Continue reading: Professor Marston And The Wonder Women Review
While Wonder Woman remains one of the most important female heroines in the history of fiction, few realise the just under what circumstances the character came about. The comic was first created by Dr. William Moulton Marston in 1941 under the pen-name Charles Moulton. Not only was he pioneering comic book writer, he was also a Harvard psychologist and the inventor of the systolic blood pressure test which aided the development of the modern polygraph or lie detector test. But perhaps the most fascinating facet of his life was what went on behind closed doors. He was in the midst of a polyamorous relationship with his wife Elizabeth and a young former student named Olive Byrne; two women whose feminist ideals inspired Wonder Woman as we know her today. Though the initial stories were fraught with controversy, not many could imagine how important the character would become to young men and women everywhere.
It was the most difficult phone prank they've ever done.
'Beauty and the Beast' stars Luke Evans and Josh Gad got a break from the regular round of generic promotional interviews when they appeared on The Matt Edmondson Show on BBC Radio 1 last week. They were asked to take part in the AlphabetiCall telephone prank - and needless to say, they both won.
Anyone can conduct a prank call, but it takes a special kind of person to do so by starting every sentence with the next consecutive letter of the alphabet, all the way to 'Z'. Luke Evans and Josh Gad, how play Gaston and Le Fou respectively in the forthcoming live action version of 'Beauty and the Beast', managed it however with a themed pair of calls appropriate to their latest film.
Continue reading: Luke Evans And Josh Gad Smash 'Beauty And The Beast' Themed Prank Call
The pair became inseparable on the set of 'Beauty and the Beast'.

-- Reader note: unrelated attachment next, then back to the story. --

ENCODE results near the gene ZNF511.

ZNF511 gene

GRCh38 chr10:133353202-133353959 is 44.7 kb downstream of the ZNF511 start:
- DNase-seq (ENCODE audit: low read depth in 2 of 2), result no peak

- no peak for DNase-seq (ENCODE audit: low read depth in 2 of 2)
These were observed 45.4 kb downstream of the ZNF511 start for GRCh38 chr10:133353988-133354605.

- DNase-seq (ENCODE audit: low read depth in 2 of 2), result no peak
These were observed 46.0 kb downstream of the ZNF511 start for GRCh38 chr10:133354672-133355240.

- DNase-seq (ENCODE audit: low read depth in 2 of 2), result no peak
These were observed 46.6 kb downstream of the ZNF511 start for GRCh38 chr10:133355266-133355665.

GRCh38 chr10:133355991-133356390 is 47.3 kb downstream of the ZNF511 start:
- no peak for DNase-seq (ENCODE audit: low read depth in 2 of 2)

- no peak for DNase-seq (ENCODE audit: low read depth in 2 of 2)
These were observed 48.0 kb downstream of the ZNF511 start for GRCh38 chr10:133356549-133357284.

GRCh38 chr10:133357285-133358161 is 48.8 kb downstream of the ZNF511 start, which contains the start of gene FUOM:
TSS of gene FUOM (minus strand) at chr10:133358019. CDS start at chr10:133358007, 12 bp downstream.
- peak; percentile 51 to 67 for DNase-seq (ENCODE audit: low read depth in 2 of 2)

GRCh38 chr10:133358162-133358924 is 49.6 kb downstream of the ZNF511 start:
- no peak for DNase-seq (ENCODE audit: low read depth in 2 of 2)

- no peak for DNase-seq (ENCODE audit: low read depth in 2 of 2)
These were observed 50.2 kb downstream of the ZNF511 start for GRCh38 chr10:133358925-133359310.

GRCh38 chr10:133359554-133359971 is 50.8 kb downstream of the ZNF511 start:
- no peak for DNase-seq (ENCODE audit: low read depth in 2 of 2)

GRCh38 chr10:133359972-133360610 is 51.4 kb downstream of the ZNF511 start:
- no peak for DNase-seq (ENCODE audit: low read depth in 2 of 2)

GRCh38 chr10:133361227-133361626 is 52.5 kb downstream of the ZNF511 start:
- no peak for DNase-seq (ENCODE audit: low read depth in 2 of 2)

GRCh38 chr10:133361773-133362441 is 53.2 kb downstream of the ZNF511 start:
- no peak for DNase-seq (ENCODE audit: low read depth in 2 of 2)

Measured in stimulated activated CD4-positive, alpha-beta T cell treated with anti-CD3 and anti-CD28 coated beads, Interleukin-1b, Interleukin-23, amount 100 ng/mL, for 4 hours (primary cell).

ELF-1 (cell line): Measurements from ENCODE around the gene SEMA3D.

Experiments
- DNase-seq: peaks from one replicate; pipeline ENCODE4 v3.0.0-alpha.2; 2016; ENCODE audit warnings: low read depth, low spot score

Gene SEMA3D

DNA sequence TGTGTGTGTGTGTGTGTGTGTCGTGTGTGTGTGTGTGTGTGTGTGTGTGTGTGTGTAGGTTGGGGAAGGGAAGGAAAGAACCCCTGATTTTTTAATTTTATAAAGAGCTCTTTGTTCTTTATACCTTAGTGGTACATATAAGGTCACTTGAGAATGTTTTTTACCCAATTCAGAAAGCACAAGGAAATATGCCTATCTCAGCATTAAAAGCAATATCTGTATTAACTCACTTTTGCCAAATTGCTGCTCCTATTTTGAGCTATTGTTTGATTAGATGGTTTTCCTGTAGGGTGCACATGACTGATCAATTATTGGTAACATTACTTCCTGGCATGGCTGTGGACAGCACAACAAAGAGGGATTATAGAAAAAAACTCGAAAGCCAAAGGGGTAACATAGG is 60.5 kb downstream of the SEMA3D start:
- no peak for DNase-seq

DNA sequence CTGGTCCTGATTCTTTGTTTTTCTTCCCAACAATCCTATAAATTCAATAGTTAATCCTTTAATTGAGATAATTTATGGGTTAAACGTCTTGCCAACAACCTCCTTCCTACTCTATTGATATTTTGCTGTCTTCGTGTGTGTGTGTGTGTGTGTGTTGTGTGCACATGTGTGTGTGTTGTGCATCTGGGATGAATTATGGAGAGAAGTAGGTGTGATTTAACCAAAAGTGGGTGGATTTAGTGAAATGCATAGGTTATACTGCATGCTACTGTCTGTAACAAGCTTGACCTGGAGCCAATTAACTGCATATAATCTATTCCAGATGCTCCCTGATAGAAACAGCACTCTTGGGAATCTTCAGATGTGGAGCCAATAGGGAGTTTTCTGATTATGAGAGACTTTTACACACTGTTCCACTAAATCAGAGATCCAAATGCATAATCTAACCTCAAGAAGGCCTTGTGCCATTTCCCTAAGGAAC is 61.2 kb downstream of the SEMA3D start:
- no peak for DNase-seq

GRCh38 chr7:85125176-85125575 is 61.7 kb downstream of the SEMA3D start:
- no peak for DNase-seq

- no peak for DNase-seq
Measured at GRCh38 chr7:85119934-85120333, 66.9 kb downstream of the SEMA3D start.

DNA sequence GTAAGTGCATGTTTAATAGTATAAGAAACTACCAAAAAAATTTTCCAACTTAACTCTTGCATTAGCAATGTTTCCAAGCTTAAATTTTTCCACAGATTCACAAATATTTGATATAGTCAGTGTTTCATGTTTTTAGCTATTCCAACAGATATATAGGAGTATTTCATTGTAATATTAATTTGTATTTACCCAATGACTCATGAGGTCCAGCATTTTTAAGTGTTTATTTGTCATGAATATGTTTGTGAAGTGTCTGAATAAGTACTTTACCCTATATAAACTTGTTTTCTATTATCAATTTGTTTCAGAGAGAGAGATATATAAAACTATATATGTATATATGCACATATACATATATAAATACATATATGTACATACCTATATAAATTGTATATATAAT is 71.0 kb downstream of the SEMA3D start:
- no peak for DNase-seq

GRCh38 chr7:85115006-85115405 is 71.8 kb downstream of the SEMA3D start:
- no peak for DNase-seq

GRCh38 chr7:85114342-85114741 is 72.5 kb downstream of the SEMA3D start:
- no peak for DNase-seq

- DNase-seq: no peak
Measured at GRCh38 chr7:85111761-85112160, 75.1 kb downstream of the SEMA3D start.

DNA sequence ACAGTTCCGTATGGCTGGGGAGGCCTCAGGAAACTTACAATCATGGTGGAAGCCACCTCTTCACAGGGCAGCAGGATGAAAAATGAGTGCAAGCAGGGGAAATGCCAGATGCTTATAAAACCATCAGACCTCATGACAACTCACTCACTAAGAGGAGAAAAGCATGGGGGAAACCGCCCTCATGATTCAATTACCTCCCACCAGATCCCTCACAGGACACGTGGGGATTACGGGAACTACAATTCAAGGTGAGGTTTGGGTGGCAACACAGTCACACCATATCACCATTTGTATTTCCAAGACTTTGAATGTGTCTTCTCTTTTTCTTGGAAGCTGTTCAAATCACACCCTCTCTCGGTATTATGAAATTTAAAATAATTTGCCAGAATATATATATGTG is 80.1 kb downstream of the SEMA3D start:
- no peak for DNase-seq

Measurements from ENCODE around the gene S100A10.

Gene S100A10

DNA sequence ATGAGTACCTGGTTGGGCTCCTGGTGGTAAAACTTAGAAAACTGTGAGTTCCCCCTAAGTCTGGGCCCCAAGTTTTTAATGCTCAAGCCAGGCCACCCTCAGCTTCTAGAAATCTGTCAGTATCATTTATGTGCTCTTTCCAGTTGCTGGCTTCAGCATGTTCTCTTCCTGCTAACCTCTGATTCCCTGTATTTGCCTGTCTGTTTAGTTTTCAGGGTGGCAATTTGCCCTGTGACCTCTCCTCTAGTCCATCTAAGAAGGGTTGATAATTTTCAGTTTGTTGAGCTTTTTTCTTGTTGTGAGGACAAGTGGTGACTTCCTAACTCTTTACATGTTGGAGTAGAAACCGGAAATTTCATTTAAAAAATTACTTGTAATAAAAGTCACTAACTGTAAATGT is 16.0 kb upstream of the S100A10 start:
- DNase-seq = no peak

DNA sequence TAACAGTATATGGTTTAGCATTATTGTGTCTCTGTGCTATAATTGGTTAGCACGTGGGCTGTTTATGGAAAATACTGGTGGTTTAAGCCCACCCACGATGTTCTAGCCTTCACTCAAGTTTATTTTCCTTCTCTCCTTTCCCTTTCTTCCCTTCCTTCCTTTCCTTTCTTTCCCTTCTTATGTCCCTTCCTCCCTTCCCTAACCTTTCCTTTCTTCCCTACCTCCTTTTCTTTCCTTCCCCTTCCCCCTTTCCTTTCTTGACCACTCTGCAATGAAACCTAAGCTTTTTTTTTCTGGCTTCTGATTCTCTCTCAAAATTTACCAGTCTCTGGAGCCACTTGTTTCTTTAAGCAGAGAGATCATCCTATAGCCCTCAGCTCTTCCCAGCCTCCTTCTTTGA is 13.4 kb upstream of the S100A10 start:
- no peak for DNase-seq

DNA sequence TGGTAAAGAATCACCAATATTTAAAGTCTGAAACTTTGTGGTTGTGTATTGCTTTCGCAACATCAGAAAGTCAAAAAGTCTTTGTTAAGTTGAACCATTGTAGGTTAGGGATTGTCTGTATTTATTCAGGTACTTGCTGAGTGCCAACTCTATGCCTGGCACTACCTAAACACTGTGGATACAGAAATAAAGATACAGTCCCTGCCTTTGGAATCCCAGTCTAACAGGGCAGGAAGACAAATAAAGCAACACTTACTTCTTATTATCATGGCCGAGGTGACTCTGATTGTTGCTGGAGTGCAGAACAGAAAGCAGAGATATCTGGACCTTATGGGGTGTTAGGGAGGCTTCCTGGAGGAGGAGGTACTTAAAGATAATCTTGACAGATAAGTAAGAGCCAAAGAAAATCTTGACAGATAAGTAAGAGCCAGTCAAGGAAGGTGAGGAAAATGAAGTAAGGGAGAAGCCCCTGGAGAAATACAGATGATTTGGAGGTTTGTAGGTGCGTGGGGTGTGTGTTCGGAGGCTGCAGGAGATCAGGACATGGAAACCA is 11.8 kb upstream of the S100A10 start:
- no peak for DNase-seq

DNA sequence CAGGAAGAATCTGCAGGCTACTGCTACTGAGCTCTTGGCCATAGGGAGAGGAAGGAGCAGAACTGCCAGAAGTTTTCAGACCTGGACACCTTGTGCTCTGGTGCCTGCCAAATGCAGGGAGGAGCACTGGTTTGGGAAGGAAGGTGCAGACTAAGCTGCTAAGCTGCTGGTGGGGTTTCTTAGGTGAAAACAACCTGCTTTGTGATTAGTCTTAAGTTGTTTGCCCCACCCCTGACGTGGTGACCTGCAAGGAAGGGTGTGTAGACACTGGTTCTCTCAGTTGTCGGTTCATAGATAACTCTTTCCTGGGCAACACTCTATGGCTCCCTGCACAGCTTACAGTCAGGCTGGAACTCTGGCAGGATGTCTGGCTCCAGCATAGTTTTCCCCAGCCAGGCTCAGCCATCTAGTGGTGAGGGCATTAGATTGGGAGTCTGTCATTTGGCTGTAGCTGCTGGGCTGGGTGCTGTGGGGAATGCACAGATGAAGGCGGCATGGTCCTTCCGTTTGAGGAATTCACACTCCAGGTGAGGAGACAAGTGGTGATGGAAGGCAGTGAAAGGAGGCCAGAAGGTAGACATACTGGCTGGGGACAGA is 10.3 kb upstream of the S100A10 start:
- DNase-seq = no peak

There's that expression; 'you can't choose who you work with'. That can be at its worst for actors when there's no chemistry off screen, but for Luke Evans and Josh Gad they were almost immediately the best of friends when they teamed up for 'Beauty and the Beast'.
Luke Evans plays the villainous narcissist Gaston in the forthcoming live action re-boot of the 1991 Disney animation of the same name, while Josh Gad portrays his faithful sidekick Le Fou. It seems they make the perfect duo in real life too.
Continue reading: 'We Like Each Other': How Luke Evans Found A New Friend In Josh Gad
As the director of The Help, Tate Taylor may seem like an odd choice to make a movie based on Paula Hawkins' sexy mystery thriller bestseller. While the film features three central female characters, it also has a dark and twisty plot. Taylor manages to bring out plenty of insinuating textures in the characters to keep the audience intrigued, but he never quite gets a grip on the Hitchcockian elements of this story about identity and life expectations.
The title character is Rachel (Emily Blunt), who commutes into Manhattan every day, observing life in the suburban homes along the train line. She's particularly fascinated by one house and the blonde woman (Haley Bennett) who lives there with her lusty husband (Luke Evans). But the fact is that Rachel knows this woman: she's Megan, the nanny who takes care of the infant daughter of Rachel's ex-husband Tom (Justin Theroux) and his new wife Anna (Rebecca Ferguson), who live just a few doors down. And Rachel has a history of stalking them. Then she spots Megan with another man (Edgar Ramirez), just before Megan goes missing. So when Rachel emerges from yet another black-out drunken stupor, she begins to worry about what she might have done.
This is another challenging role for Blunt, who plays the shattered Rachel with raw grit. This is a woman who doesn't trust her own mind, knows that she drinks far too much and feels incapable of getting over her past mistakes. The film also occasionally circles around to show scenes from Megan's and Anna's perspectives, and both Bennett and Ferguson bring superbly unsteady textures to the roles. These are three complex, flawed women dealing with very big issues in their lives. And there are smaller but pivotal roles for the gifted Alison Janney (as a detective), Laura Prepon (as Rachel's flatmate) and Lisa Kudrow (as an old friend). By comparison the men are a bit simplistic.
Continue reading: The Girl On The Train Review
The pair will join the existing cast Emma Watson, Dan Stevens and Josh Gad in the live action re-make, set for March 17th, 2017.
More Disney casting news! The forthcoming live action re-make of the classic Beauty and the Beast will feature Emma Thompson as Mrs Potts and Kevin Kline as Belle’s father Maurice, it was announced on Monday.